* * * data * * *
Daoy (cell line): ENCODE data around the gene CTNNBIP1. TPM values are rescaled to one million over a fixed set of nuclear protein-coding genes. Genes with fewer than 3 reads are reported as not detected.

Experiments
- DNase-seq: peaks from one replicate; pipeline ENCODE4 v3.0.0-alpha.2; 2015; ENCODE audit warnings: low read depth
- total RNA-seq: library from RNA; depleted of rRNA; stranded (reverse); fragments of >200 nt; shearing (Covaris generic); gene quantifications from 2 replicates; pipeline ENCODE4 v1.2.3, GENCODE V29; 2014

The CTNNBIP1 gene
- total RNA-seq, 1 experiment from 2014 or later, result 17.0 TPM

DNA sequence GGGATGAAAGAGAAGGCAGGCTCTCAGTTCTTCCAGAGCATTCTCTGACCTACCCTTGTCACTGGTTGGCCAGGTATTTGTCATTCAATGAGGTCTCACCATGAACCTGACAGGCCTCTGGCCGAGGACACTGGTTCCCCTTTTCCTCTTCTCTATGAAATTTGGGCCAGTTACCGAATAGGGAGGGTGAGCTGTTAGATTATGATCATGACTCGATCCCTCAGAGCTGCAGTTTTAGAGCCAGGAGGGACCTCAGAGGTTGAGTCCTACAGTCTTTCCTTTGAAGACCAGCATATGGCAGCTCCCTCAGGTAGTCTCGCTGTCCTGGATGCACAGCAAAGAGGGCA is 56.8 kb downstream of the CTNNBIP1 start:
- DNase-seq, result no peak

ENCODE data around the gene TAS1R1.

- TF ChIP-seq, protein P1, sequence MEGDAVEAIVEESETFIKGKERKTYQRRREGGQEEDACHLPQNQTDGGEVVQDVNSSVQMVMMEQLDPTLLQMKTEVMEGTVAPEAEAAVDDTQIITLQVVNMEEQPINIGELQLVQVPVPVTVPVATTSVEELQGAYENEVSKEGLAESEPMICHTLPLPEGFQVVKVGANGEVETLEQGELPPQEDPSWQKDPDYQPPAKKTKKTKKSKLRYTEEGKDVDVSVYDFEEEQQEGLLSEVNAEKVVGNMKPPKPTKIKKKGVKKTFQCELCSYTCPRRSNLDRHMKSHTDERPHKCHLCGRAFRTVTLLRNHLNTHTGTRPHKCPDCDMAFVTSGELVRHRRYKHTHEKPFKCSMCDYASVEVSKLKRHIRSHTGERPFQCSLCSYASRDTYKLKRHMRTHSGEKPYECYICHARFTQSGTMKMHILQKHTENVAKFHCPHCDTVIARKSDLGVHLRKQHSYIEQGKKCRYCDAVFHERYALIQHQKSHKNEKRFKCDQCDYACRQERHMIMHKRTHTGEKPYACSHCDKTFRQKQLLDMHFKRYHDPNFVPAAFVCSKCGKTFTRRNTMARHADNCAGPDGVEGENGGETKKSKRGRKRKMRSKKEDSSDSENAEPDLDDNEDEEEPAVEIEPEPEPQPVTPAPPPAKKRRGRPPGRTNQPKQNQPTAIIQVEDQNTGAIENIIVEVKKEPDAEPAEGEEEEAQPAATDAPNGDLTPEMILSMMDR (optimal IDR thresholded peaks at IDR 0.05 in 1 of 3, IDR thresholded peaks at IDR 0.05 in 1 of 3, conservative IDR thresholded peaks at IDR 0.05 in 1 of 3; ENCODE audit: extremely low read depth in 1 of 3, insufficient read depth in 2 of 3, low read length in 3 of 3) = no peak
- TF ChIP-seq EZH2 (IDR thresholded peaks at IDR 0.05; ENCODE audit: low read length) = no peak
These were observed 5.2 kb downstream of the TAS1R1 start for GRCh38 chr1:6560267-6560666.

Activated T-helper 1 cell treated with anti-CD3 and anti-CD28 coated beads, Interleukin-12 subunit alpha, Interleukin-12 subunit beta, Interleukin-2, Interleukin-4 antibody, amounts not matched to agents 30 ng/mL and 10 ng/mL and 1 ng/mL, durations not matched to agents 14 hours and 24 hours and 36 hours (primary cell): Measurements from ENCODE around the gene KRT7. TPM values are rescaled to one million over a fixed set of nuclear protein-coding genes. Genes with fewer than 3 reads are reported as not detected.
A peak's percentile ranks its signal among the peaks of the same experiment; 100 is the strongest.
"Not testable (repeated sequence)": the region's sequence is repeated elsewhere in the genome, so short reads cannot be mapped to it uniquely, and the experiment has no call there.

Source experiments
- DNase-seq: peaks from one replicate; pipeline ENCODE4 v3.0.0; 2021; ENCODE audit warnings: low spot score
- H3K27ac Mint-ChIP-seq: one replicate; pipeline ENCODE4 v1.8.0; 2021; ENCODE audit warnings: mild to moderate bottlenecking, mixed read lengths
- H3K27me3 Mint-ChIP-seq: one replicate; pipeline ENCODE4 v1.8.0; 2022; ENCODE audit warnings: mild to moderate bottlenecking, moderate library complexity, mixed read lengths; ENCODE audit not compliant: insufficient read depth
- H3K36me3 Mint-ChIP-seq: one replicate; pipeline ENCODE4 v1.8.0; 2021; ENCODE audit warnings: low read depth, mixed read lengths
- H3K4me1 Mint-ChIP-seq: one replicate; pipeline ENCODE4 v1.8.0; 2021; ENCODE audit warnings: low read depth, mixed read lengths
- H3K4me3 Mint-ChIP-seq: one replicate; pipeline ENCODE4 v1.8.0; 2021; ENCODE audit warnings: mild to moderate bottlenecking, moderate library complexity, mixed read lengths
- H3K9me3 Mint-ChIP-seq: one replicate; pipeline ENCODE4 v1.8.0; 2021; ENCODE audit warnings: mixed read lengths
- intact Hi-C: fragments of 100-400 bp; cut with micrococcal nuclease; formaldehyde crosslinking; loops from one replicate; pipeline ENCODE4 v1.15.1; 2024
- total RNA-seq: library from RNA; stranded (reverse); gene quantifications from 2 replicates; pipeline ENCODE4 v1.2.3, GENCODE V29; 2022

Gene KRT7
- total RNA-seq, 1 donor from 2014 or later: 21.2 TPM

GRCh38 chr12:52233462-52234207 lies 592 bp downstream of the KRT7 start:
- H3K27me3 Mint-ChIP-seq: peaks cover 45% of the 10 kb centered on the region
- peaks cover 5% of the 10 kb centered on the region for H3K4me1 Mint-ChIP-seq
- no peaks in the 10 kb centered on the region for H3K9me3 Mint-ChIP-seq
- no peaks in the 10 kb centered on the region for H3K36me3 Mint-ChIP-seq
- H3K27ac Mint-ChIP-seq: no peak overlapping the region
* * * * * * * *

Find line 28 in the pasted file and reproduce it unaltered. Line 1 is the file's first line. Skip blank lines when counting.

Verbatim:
GRCh38 chr12:52233462-52234207 lies 592 bp downstream of the KRT7 start: